SUBURBAN GRINDHOUSE MEMORIES PRESENTS:
MODERN MEMORIES No. 2: “Back to the Grind
By Nick Cato
It’s that time again, faithful readers— time for me to cover a new film. And considering the subject matter of this 2010 documentary (that made its New York City debut this past weekend) I’m sure you’ll agree it fits perfectly with this column’s bi-weekly theme.
AMERICAN GRINDHOUSE is an ambitious (although nowhere near comprehensive) history of exploitation films. To my surprise, the majority of the film focuses on pre-60s cinema, going all the way back to Thomas Edison and explaining how the earliest of films often featured themes and scenes that were precursors to the sleaze that came decades later. While younger audiences might groan at this, I found most of it interesting, and for those who haven’t read much on the subject, there are many things to discover. Director Elijah Drenner does a fine job of highlighting the seedy side of early American cinema, from the silent era through the explosion of “nudie” films that came on the heels of World War 2. There’s actually so much pre-60s material in the first 60-70 percent of AMERICAN GRINDHOUSE that I’m looking forward to a second viewing just to hear what I missed (there’s plenty of laughs and “I can’t believe they showed that in the 20s/30s/40s!” throughout the film).
When we get to the 60s (specifically, the gore films of Herschell Gordon Lewis and the “Nudie Cuties” of Russ Meyer) the film seems to “speed up.” There are many on-screen interviews with 60s and 70s exploitation film icons such as Lewis, Ted V. Mikels, and Jack Hill, yet the film seems as if it struggles to stay within its brief 80-minute running time by rushing through most of final quarter. Had there been the same amount of time given to the post-60s films as with the pre-, AMERICAN GRINDHOUSE could’ve easily been a two-hour (or longer) epic.
Yet, as it stands, it’s still incredibly entertaining (if these films interest you).
For the fan boys: there are multiple talking heads-interviews, and thankfully most of them are funny and you might actually learn something about the plight of the low-budget filmmaker. The most entertaining interview is easily Don Edmonds (director of two Ilsa films, most notably ILSA: SHE WOLF OF THE SS ). He reluctantly took the directing job after reading the screenplay then basically figured he may as well do it as outrageously as possible. Herschell Gordon Lewis doesn’t say too much that his fans haven’t already heard, and he even makes one statement that even I—as a major Lewis fan—had to laugh at. He claims the tongue-ripping scene in BLOOD FEAST (1963) changed the direction of American cinema. Perhaps the ‘ol Wizard of Gore’s getting a bit silly in his golden years? Any horror fan knows that credit goes to the shower scene in PSYCHO (1960). There’s a great comparison of Hitchcock’s classic and Lewis’s BLOOD FEAST, as well as a look at PSYCHO’s grindhouse-style marketing campaign. Ted V. Mikels gives a funny synopsis of his classic THE CORPSE GRINDERS (1971) and Jack Hill speaks of his two women-in-prison classics, THE BIG DOLL HOUSE (1971) and THE BIG BIRD CAGE (1972), but I was disappointed there wasn’t even a mention of SPIDER BABY (1968) or a personal favorite of mine, SWITCHBLADE SISTERS (1975). There’s a LOT of talk with director John (KENTUCKY FRIED MOVIE) Landis, so if you’re a fan of his you’re in for a major treat. William (MANIAC) Lustig gives some of the best memories of New York girndhouses, as well as the rise of the hardcore porno film. Blaxploitation is briefly covered, with some short (but sweet) interviews with Fred Williamson and Bob Minor. There’s many other appearances, including Joe (GREMLINS) Dante, David (LAST HOUSE ON THE LEFT) Hess, Judith (THE BIG DOLL HOUSE) Brown, Larry (IT’S ALIVE) Cohen, Fred (HOLLYWOOD CHAINSAW HOOKERS) Olen Ray, James (THE TORMENTORS) Gordon White, and Jonathan (NIGHT CALL NURSES) Kaplan. Despite all these famous (and infamous) exploitation personalities, the audience gave the biggest laugh and applause to the relatively new film critic Kim Morgan (she’ll be on a revamped “AT THE MOVIES” TV series this year) when discussing sex on film.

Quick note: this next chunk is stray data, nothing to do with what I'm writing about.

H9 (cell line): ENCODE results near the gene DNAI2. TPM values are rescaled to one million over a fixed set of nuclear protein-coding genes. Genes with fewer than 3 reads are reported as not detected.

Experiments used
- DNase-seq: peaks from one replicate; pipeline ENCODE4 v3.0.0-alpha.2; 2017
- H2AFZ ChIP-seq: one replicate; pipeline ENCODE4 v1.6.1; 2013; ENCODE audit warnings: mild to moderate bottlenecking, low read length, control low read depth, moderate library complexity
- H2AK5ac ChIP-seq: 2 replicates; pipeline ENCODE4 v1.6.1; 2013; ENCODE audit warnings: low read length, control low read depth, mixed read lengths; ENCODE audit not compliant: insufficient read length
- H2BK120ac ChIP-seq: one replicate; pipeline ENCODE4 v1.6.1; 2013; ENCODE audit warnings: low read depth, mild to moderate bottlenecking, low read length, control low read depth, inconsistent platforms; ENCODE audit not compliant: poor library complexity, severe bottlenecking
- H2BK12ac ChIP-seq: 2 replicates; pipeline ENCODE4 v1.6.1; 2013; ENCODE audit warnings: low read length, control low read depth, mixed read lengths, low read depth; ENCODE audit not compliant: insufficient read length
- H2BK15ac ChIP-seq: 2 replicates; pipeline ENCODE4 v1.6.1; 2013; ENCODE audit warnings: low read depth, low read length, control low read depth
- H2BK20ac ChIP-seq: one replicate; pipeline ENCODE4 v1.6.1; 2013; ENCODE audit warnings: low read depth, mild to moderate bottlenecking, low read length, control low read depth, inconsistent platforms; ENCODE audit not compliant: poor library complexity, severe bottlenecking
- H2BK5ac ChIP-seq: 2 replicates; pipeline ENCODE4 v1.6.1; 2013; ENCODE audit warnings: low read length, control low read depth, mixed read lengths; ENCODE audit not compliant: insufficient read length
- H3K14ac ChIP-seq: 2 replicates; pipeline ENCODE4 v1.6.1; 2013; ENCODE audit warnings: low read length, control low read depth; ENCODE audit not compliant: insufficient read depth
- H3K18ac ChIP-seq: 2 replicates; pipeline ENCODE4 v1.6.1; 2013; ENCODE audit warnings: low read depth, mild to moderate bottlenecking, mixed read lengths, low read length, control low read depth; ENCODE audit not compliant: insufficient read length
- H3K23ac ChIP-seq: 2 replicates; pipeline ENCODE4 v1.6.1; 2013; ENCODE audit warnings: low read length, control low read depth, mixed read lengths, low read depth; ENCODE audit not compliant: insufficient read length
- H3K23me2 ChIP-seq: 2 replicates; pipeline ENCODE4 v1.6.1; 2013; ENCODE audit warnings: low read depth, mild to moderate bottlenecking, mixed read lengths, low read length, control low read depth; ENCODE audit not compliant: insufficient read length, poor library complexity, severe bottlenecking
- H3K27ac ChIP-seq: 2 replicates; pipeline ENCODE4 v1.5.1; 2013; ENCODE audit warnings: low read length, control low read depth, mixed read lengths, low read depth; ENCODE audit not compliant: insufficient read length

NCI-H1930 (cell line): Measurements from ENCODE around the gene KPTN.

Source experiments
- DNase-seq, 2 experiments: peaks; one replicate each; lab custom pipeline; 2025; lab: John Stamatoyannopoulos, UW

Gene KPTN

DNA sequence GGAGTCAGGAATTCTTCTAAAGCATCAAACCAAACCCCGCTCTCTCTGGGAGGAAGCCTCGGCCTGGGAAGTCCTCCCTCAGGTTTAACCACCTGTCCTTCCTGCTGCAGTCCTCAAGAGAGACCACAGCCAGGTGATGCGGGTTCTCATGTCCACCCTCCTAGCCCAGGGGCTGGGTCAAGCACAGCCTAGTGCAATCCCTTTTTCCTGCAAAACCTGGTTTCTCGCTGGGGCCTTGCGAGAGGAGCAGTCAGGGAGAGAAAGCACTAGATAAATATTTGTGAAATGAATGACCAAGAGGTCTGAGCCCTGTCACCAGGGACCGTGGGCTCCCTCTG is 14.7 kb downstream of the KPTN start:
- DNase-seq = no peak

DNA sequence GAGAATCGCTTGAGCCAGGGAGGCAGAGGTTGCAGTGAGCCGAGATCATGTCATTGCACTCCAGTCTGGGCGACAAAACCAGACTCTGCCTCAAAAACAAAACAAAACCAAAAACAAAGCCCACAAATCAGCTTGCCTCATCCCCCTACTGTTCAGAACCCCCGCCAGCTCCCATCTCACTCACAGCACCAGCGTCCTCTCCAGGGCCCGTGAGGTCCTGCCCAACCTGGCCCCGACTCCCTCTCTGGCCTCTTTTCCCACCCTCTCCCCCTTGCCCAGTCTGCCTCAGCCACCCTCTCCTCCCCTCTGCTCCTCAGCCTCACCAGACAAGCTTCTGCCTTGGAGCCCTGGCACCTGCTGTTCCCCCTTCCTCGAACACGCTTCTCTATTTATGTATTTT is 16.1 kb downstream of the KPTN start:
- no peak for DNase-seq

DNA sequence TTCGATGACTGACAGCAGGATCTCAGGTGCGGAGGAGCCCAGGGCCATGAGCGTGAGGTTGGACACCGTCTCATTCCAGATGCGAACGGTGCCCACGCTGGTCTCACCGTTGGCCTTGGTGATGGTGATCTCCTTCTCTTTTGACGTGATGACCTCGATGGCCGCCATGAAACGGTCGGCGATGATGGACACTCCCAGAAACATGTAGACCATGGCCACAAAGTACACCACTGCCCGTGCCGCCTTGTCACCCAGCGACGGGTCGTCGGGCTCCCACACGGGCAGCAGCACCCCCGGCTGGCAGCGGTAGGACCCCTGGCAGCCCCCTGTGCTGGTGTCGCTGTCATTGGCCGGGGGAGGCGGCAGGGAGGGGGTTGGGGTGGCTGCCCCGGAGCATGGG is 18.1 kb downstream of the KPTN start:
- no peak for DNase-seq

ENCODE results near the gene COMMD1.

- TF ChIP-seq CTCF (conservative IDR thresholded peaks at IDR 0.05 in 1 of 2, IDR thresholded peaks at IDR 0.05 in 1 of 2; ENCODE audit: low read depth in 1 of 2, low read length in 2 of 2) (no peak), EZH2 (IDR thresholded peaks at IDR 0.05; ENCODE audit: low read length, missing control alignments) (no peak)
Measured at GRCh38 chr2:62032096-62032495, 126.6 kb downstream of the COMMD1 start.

There was some talk in the lobby afterwards on how many more films could’ve/should’ve been covered. My biggest gripe is how the 80s are all but forgotten (the film DOES mention a few post 70s films, including—shocker here—Tarantino’s GRINDHOUSE ). 42nd Street in NYC was home to many grindhouses up until the mid-late 80s (which is where I saw countless slasher, zombie, and action films during my teenage years). The whole 80s slasher/gore re-kindling was ignored (despite it being a MAJOR part of the latter-day grindhouse scene), and the small amount spoken of women’s prison films was surprising, especially how popular they became in the 80s (mainly due to the mainstream Linda Blair film CHAINED HEAT). I also found it odd to see a segment on blaxploitation films with no mention of Rudy (DOLEMITE) Ray Moore.
Again, AMERICAN GRINDHOUSE is a fine primer for those interested in where the sleazier side of cinema came from. While I learned a couple of things—especially about the older films—most of what’s on display here should be common knowledge to trash film aficionados. And yet as a fan of this stuff, I sat through these 80 fun-filled minutes with a (mostly) satisfied grin across my mug, hoping director Elijah Drenner will give us a sequel (or at least a ridiculously extended “director’s cut” DVD).
© Copyright 2011 by Nick Cato
(Author’s Note: AMERICAN GRINDHOUSE has been playing on many cable in-demand services since June, 2010, and is currently screening at festivals and in several cities)